Helena Morrissey’s report: my first impressions

by Stephen Tall on June 12, 2013

helena morrissey reportI attended Helena Morrissey’s media briefing this afternoon, marking the publication of her independent inquiry report into the ‘culture and processes’ of the Lib Dems following the allegations of sexual impropriety levelled against the party’s former chief executive, Lord (Chris) Rennard.

I’ve not yet had chance to read the full report, so this post is based on a skim read only, together with Helena’s own summary of it to the assembled journalists.

First, Helena set the context: not simply of the specific allegations, but more widely of what she termed “the dangerous environment” of Westminster politics, where young, ambitious men and women work unsocial hours in close proximity to older, more powerful politicians (almost always men). That is exacerbated by a distinct feature of politics — political parties rely on unpaid volunteers, not simply paid staff with employment contracts — and a distinct feature of the Lib Dems: our diffuse governance structures.

lib dem organisationPage 14 of the report features the ‘organogram’ that was given to Helena to represent how the federal party fits together. Cue journalists’ mirth. The reality, of course, is a little different from this diffuse, devolved picture: the leadership normally finds a route to getting its way. However, Helena quite rightly highlights this ‘byzantine structure’ which she thinks contributed to the chaotic way in which the party responded to the messy situation it found itself in.

When asked what had shocked her most about her inquiry, Helena didn’t point to events at Westminster — rather it was the reality at the local level that most surprised her, with stories of poor treatment by and among local councillors, candidates and party officers. She contrasts this with the (generally) much more professional standards and procedures in place in the party’s federal headquarters today.

One of her main recommendations — setting up a pastoral care office to where all concerns and complaints can first be referred — was billed as a ‘safe harbour’, in part to reflect that the party encompasses both formal relationships (employed staff) and informal ones (volunteers who are managed, or in some way beholden to someone higher up), and in part to reflect that not everyone wants their grievance to be made formal or to become public. The approach she wants to see the party put in place is to prevent problems occurring, to address them when the do, and to monitor how successful this is in reality.

The questions from journalists focused on “Who was to blame?” In this, Helena Morrissey’s report will disappoint them (though won’t of course stop them): she doesn’t point the finger of blame at any one individual. That’s not to say she finds no fault: quite the reverse. She states explicitly that Nick Clegg, Danny Alexander, Jo Swinson and Paul Burstow all “made wrong decisions and should have made different judgements”. In particular, she thinks they should have asked more questions. However, she accepts their mistakes were made in good faith, motivated by a belief that the women concerned did not want to take the allegations further and wanted to remain anonymous.

And contrary to the barrage of press headlines at the time (in the week leading up to the Eastleigh by-election) she rejects any suggestion of a cover-up by the leadership:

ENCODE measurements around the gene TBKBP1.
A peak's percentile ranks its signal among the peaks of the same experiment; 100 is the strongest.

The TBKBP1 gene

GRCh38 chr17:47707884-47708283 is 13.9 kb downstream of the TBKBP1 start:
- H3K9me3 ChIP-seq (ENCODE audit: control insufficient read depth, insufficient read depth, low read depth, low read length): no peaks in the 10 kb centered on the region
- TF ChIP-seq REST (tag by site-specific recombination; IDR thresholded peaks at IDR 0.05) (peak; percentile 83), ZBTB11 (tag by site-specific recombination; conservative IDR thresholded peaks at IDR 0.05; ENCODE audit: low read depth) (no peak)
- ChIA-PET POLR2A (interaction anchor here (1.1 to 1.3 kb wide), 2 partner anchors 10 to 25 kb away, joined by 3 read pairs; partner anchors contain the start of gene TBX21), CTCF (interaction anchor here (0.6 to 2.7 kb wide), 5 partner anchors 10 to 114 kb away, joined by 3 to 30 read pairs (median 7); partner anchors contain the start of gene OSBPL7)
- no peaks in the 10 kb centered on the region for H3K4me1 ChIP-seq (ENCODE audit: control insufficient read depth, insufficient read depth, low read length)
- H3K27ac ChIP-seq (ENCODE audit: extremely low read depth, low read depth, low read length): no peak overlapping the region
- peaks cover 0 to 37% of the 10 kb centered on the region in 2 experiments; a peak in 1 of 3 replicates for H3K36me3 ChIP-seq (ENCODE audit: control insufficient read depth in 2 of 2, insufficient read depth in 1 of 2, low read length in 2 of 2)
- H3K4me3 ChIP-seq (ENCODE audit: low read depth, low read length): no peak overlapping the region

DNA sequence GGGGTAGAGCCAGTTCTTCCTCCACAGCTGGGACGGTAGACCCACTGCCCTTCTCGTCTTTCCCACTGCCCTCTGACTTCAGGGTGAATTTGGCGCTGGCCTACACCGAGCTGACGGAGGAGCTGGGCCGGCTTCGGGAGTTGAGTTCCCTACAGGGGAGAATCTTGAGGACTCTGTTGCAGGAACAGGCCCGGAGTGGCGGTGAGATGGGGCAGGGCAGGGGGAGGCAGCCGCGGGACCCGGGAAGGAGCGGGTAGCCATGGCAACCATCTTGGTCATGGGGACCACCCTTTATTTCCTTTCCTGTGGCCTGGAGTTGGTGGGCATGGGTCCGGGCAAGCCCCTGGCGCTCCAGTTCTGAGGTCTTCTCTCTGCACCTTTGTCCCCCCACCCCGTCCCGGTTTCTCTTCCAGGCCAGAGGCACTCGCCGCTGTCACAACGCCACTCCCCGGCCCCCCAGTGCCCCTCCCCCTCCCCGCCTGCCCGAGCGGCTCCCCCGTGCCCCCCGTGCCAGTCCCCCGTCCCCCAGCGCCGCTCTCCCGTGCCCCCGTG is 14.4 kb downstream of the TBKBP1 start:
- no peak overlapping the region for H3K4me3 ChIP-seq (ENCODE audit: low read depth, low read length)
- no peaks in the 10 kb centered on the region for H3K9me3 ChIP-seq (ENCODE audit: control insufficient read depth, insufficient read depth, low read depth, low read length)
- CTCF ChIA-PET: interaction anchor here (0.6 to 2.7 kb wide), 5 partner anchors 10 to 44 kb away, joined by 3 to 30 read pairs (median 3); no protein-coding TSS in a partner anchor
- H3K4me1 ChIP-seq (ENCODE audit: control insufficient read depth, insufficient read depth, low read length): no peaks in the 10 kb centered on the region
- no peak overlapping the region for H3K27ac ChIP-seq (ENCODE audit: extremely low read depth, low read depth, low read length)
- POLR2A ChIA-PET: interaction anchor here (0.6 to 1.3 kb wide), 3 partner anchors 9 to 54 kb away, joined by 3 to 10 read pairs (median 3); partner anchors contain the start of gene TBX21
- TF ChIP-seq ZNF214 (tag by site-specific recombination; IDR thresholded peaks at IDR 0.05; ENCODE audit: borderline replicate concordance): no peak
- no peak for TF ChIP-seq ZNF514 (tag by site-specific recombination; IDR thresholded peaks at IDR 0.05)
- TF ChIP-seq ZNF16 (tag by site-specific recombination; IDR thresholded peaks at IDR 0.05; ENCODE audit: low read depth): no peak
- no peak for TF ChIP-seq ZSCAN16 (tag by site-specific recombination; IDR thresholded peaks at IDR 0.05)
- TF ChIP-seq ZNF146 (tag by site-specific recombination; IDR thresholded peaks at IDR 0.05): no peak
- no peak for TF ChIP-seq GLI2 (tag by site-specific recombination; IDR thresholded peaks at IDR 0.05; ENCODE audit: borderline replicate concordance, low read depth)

I have deliberated over whether there was a conscious cover-up, which would suggest a more corrosive culture. One of the women involved has specifically alleged a blatant cover-up. I understand her frustration, anger and suspicion but I did not find evidence to support this regarding these events.

Certainly, it can be argued that more questions should have been asked and I had a sense that everyone wanted the issue to ‘go away’; while that is not right, it is a natural human reaction to a difficult problem. These difficulties were compounded by what may have been an erroneous judgement around what the women actually wanted to happen at the time and the understanding, again perhaps erroneous, that they wanted to remain anonymous. (p.45)

Are there more allegations of sexual impropriety out there? Helena received 32 discrete complaints during her inquiries, including ‘a male parliamentarian propositioning a young male researcher’, but none, she concluded, were ‘live’ (in that specific case, the individual did not wish to make a formal complaint).

I asked Helena if she’d looked at the procedures in place for the other parties, and how far these matched with what she’s recommending as good practice for the Lib Dems. Her answer was clear: “no-one’s got this solved … a lot of this applies throughout Westminster”.

Nick Clegg has confirmed that all nine recommendations of the Morrissey report will be implemented. Helena herself will carry out a follow-up review to check on the party’s progress in implementing them in the autumn of 2014.

It’s hard to think of a sorrier episode in the party’s modern history. That a liberal party that stands for equality should be the one that has its reputation dragged through the mud for failing to deal properly with serious allegations of sexual impropriety is wretched. There is, though, nothing we can do about what’s done (or not done). What Helena’s report sets out is a way we can try and ensure nothing like this can happen again — and that’s the responsibility not only of the leadership, but of all of us who are members.

* Stephen Tall is Co-Editor of Liberal Democrat Voice, a Research Associate for the liberal think-tank CentreForum, and also writes at his own site, The Collected Stephen Tall.

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